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The Craft

Replacing Those Huge Bendy Swords

by Lanse Tryon
aka Herr Oberfroschmeister

It's happened to all of us: We race breathlessly to the gamestore for that new release, snatch it off the shelf, and realize, to our despair, that the sword got mangled in shipping and no appears to be more a banana than a weapon. We've also had the problem where there's this swashbuckler mini we really want, but due to molding and casting limitations, the sword is large enough to be a scottish claymore.

You can't buckle your swash with a claymore, it just doesn't work. Trust me on this. No, I haven't tried it either, but I figure it's obvious enough in this case that I can claim trustworthiness without experience.

Well, fear not, there's a solution. This article will show how to replace that floppy bendy oversized blade with a sturdy, thin, and pointy fencing blade.

MATERIALS AND TOOLS USED:
  • 010011b : Pirates Female Swashbuckler
  • Two safety pins
  • Pin Vise
  • Drill bit the same diameter as the safety pins
  • Clippers
  • Superglue

INSTRUCTIONS:
First, straighten the safety pins as best you can. A bendy sword does nobody any good, and this is going to be your blade. Make it straight.

Cut the sword blades off just above the hilts.

Eyeball the safety pins, and clip them so that the pointy end is about 2mm longer than the sword blade you just cut off.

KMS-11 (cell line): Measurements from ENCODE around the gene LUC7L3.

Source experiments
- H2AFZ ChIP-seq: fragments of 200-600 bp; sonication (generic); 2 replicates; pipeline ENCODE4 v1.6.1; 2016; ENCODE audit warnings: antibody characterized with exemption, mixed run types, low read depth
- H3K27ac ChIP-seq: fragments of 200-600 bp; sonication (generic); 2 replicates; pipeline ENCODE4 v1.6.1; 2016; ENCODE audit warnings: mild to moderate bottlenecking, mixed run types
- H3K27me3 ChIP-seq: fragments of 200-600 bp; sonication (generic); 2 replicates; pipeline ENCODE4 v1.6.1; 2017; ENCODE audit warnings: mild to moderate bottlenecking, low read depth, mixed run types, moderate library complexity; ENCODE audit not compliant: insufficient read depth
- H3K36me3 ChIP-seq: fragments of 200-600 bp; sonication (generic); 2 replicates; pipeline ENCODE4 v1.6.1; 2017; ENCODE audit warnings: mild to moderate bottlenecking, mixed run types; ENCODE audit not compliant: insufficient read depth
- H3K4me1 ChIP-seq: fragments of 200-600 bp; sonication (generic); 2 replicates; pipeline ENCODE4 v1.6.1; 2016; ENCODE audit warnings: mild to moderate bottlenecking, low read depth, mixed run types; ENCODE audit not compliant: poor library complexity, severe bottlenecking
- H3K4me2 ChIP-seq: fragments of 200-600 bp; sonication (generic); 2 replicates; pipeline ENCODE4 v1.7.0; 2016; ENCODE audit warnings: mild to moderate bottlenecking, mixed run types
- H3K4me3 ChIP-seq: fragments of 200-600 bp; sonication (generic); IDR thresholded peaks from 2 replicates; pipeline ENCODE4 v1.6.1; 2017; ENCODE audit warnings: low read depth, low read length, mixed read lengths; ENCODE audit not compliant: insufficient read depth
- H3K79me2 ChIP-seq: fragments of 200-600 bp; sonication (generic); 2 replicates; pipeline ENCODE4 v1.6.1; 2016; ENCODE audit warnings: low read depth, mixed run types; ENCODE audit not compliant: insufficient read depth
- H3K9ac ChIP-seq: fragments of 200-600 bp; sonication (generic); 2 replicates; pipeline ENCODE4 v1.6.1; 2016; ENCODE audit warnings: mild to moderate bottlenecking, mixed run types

Drill a hole in the top of the hilt where you want the blade to go. Drill down far enough that the safety-pin end deosn't wobble, and won't destroy the hand if it takes any stress. I find about 2-3mm is good.

Place the cut safety-pin ends into the holes. Wiggle them a bit. Are they too long? If so, cut them down to size. Be careful here, since wire tends to shoot across the room and hit the cat in the eye if you're not careful. Again, I haven't done this. Just trust me that it's a bad idea.

Once you're sure that everything is as it should be, glue the replacement blades into the hilts.

At this point, I extensively reposed and rebased the example mini, because I'm just compulsive like that. In the process, I broke both the mini's wrists and one of its knees. This is bad. Yes, you can trust me on this, and this time it's from experience.

However, after some repair work, it appears to have turned out well, and none of you would know of the mishap if I hadn't told you. See how helpful I am?


Look at the hand after it's been primed. Notice how if you didn't know better, you'd think it looks like it was made that way originally.
After all of that, the mini was painted. Since I am a better converter than painter, I'll leave the painting instruction to better painters than I.

Were it not for the re-posing, this conversion would have taken 3 minutes to complete. Do be aware, however, that a safety pin is very sharp, and if you do not blunt the end (I find sandpaper works well - do this before priming), your players will be constantly getting packing-foam peanuts and sticking them on the sword so as not to poke themselves every time they reach for it. Yes, you can trust me on this too, and this is also from experience.

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